I am a newspaper reader and have been since I was 7 years old (I learned a certain sad truth about Santa Claus by reading Dear Abby).
I intend to be a newspaper reader until the day I die. I am old enough that I believe newspapers will still be around until at least that point, though they certainly would seem to be in their death throes.
The newspaper I have read for the last 16 years, the Orlando Sentinel, has undergone a number of cost-cutting ravagings of its size and scope, all in the guise of “re-designs” that purport to make the paper better. Of course, they do not. They reduce it to a shadow of its former self. At the same time, newspapers like the Sentinel attempt to drive readers to their online version. I rarely seek news online unless some breaking story catches my attention through Twitter tweets. One effect has been that I also watch a lot less television than I used to because the Sentinel puts most of its TV reviews online, where I don’t read them.
In retrospect, I realize that my lifelong attraction to newspapers relates directly to my passion for storytelling.
As Jack Lail reported recently, Howard Weaver, McClatchy VP for News, told the Associated Press Managing Editors conference that “doing everything incrementally worse is a death spiral.”
The Orlando Sentinel — and most newspapers — are doing everything incrementally worse. As I write this entry, I am in Wilbur, WA, about an hour outside Spokane, the daily paper of which (The Spokesman-Review) just announced 60 job cuts and the editor’s resignation. I can’t really blame newspapers for their cutbacks. Newspapering in the 21st century is a Catch-22; fewer and fewer people are newspaper readers like me, so circulation is declining, advertising revenues are sinking, cost-cutting measures are making newspapers do everything incrementally worse, which means fewer and fewer people are newspaper readers. I am always astonished that people for whom I have enormous respect don’t read newspapers.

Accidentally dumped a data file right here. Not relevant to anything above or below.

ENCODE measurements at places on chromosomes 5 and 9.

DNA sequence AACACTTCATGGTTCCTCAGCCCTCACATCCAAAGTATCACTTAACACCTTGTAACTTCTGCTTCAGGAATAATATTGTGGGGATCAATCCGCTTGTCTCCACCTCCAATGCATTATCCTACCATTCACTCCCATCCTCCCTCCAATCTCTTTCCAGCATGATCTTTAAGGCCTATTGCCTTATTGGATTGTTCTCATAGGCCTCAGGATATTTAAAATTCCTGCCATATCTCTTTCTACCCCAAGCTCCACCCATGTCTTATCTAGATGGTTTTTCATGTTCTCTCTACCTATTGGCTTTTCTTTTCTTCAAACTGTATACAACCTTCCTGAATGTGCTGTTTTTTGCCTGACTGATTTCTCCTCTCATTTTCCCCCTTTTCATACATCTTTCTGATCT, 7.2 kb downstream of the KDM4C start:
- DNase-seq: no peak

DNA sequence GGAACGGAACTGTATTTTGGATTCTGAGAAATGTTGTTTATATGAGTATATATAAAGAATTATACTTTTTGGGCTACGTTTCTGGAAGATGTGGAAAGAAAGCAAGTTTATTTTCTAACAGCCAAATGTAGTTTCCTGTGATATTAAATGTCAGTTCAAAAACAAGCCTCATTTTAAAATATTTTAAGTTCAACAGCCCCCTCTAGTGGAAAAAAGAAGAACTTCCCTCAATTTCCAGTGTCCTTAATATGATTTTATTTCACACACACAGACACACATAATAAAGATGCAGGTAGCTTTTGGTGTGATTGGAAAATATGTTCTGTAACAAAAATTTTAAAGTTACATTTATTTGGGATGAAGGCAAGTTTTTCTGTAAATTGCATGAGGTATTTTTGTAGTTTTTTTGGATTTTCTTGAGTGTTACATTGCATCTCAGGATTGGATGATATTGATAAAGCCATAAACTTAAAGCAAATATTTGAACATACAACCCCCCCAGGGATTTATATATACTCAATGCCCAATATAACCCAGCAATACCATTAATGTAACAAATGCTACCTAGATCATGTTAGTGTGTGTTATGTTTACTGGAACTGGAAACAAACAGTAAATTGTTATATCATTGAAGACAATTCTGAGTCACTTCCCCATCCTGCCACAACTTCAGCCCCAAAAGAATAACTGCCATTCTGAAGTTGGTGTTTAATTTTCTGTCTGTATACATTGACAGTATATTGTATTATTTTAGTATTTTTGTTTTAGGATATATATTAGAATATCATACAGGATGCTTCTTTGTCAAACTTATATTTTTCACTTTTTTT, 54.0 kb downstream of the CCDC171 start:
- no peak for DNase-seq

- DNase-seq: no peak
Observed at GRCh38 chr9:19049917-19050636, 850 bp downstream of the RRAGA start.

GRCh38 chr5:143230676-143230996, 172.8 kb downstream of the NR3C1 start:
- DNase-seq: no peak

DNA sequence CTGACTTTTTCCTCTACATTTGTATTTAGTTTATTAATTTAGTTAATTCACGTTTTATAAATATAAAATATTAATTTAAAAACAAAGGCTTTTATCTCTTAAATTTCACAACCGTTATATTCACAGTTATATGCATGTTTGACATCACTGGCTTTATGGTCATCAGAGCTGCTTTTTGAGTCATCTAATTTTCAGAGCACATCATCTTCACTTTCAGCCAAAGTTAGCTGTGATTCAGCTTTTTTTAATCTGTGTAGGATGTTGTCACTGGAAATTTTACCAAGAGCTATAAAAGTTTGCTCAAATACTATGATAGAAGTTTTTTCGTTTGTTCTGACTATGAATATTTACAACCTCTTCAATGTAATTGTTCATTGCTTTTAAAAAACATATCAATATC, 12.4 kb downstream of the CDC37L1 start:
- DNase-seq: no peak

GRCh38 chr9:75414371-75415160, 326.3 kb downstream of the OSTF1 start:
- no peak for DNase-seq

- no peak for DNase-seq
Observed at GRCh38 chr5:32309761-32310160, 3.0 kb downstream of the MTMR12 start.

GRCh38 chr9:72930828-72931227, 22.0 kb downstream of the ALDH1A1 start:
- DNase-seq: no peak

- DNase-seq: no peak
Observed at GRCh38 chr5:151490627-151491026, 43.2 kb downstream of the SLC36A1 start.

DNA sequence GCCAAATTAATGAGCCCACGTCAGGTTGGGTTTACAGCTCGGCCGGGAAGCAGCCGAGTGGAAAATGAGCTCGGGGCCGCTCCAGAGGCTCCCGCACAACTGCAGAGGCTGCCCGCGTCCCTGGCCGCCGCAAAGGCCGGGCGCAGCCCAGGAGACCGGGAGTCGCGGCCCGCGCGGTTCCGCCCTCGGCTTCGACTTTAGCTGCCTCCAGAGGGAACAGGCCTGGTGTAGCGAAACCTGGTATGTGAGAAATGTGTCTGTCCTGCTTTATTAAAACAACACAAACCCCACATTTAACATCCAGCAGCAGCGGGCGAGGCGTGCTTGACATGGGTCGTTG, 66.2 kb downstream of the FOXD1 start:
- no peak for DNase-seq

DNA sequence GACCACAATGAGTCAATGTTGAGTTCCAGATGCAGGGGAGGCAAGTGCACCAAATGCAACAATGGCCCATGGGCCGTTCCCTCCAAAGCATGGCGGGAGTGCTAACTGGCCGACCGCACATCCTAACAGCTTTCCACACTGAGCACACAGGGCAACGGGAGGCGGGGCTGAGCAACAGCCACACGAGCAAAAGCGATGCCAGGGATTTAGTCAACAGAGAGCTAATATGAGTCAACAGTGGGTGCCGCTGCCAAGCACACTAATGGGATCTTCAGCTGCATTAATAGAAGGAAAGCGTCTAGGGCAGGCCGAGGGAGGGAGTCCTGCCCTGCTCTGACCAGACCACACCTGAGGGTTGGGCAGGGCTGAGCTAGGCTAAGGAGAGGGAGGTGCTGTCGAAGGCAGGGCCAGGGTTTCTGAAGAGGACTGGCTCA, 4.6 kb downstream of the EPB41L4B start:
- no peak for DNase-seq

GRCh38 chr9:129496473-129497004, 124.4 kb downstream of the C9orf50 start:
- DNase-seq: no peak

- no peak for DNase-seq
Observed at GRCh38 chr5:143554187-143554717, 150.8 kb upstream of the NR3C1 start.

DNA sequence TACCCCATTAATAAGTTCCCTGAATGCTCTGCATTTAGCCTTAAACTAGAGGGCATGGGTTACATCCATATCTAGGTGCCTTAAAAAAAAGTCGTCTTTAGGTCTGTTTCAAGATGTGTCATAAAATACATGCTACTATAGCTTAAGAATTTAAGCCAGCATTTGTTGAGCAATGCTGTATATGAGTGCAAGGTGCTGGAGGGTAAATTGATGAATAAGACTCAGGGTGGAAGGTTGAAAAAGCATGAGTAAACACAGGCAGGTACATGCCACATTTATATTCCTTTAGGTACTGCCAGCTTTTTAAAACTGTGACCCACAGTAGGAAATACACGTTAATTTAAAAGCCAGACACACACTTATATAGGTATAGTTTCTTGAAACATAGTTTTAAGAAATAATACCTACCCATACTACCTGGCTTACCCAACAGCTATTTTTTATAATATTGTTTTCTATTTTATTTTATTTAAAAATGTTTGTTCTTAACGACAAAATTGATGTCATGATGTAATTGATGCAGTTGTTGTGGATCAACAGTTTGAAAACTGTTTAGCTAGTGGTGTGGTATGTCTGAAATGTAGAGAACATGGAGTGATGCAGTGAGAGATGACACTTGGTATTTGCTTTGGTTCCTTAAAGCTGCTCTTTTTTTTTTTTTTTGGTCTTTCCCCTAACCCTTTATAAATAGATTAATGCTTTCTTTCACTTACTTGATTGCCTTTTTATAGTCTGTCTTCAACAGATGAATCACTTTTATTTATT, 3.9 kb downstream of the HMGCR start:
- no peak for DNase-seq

At the same time, newspaper publishers and journalists are learning to tell better stories online. The Readership Institute recently ran a piece on “Improving your visual storytelling on the Web,” with lots of graphic examples, and the site Interactive Narratives “capture[s] the best of online visual storytelling as practiced by online and print journalists from around the country and the world.” The site’s goal “is to highlight rich-media content, engaging storytelling, and eye-popping design in an environment that fosters interaction, discussion, and learning.”
I suppose improving journalistic storytelling online is a good thing, and reading online journalism is better than reading no journalism. I should never say never about becoming a reader of online news.
But as Howard Weaver also said, print journalism is about great storytelling and staying mission-focused on the communities newspapers serve, Lail reported.
Yes, it’s about the storytelling. For me, that means in print — newsprint.
I am a dying breed. I am a newspaper reader.